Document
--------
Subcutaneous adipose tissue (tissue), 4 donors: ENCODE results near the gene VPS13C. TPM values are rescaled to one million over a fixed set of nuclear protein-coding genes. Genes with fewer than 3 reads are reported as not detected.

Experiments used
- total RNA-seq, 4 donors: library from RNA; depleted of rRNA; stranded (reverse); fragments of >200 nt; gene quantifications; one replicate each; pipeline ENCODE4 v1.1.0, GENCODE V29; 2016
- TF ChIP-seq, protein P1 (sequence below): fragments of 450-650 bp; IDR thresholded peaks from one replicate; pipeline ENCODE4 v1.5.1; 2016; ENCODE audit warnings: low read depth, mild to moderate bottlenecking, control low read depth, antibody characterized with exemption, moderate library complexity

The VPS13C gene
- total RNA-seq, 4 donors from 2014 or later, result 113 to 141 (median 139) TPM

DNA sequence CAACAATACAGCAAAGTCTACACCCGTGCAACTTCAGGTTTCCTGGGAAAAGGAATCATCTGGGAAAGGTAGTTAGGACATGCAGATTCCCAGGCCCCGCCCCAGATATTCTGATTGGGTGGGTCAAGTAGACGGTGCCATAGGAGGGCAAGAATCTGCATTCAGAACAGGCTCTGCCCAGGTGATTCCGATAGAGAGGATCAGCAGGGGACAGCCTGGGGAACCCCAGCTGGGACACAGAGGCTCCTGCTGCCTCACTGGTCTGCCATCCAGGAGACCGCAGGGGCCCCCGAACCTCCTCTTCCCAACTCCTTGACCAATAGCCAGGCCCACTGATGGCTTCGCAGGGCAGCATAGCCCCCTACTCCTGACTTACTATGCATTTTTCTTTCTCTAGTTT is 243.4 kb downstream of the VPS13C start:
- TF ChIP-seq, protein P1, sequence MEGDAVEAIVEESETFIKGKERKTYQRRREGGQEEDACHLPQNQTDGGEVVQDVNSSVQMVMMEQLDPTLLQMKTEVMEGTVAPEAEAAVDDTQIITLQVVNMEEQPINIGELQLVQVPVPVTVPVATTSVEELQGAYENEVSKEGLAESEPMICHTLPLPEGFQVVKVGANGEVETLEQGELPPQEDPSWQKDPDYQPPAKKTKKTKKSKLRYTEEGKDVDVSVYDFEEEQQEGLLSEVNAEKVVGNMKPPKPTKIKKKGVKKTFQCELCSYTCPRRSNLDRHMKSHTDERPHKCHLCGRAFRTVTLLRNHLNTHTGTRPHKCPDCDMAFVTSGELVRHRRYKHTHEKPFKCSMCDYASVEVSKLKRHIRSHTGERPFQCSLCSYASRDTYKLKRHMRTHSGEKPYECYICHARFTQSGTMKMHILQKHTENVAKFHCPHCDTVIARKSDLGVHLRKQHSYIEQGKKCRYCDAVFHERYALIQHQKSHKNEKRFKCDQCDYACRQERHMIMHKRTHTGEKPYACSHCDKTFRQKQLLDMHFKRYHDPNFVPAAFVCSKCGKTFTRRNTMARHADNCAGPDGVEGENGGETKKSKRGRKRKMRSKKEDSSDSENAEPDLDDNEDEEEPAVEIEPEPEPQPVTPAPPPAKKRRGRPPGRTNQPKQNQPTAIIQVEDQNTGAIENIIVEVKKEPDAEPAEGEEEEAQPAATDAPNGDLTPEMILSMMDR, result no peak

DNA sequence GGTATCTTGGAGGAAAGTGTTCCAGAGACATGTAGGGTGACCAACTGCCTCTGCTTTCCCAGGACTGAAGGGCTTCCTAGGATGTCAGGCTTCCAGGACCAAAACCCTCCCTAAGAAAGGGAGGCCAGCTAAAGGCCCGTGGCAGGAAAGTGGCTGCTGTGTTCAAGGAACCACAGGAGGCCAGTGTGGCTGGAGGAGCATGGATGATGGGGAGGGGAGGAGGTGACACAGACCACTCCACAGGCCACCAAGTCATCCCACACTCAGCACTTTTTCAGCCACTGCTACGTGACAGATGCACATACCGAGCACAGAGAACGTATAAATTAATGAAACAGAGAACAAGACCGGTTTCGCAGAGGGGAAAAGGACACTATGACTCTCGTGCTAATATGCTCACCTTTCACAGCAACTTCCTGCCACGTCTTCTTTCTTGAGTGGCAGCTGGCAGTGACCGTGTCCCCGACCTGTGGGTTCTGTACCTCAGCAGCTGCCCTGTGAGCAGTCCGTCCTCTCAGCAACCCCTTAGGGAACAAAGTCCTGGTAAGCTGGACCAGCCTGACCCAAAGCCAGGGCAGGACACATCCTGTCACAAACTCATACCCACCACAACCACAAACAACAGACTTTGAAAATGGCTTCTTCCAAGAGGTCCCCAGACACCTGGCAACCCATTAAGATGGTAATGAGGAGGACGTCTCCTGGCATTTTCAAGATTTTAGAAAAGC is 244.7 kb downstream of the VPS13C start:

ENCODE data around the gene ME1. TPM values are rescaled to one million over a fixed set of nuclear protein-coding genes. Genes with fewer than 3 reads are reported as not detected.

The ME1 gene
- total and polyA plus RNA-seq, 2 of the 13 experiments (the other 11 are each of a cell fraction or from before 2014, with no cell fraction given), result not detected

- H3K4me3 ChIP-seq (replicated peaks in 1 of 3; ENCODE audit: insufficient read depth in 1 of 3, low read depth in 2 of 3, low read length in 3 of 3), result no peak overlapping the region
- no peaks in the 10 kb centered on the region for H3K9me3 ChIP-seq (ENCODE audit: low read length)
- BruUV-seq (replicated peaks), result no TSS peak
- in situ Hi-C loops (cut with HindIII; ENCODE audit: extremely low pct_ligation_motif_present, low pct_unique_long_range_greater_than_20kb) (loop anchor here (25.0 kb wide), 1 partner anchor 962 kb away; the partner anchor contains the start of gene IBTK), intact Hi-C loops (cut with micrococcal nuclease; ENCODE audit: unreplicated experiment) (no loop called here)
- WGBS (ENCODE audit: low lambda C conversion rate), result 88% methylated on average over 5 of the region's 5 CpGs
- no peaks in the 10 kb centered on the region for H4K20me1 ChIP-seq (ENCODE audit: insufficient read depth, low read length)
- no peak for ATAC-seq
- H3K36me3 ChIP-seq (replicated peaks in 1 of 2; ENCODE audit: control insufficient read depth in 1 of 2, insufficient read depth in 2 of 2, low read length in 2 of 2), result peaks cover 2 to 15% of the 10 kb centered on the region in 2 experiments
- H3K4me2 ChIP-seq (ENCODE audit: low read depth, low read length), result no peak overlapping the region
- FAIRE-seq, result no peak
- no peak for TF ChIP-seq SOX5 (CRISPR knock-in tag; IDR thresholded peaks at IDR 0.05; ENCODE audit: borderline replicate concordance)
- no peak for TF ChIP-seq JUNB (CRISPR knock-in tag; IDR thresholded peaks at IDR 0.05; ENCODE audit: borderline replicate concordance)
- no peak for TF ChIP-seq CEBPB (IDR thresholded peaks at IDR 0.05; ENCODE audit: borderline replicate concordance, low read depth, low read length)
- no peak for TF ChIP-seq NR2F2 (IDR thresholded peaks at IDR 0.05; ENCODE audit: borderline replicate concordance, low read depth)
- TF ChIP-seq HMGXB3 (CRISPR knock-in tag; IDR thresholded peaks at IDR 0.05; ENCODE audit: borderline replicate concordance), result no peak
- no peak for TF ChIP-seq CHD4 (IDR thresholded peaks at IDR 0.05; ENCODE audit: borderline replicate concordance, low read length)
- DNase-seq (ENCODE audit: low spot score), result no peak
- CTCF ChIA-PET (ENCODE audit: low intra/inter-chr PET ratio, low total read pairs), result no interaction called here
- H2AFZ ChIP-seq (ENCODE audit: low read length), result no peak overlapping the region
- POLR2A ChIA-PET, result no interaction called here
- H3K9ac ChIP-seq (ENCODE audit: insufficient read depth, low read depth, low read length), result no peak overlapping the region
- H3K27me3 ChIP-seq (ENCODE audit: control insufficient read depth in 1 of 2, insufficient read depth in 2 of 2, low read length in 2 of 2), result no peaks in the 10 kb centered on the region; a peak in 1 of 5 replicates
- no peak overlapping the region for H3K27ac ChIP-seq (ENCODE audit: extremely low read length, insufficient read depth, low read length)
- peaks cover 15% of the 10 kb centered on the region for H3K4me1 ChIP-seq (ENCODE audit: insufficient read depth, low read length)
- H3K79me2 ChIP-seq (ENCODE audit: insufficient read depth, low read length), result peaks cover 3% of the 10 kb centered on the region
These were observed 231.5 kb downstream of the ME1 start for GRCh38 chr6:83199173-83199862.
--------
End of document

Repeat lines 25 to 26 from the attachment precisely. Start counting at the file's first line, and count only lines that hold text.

- no peak for TF ChIP-seq CEBPB (IDR thresholded peaks at IDR 0.05; ENCODE audit: borderline replicate concordance, low read depth, low read length)
- no peak for TF ChIP-seq NR2F2 (IDR thresholded peaks at IDR 0.05; ENCODE audit: borderline replicate concordance, low read depth)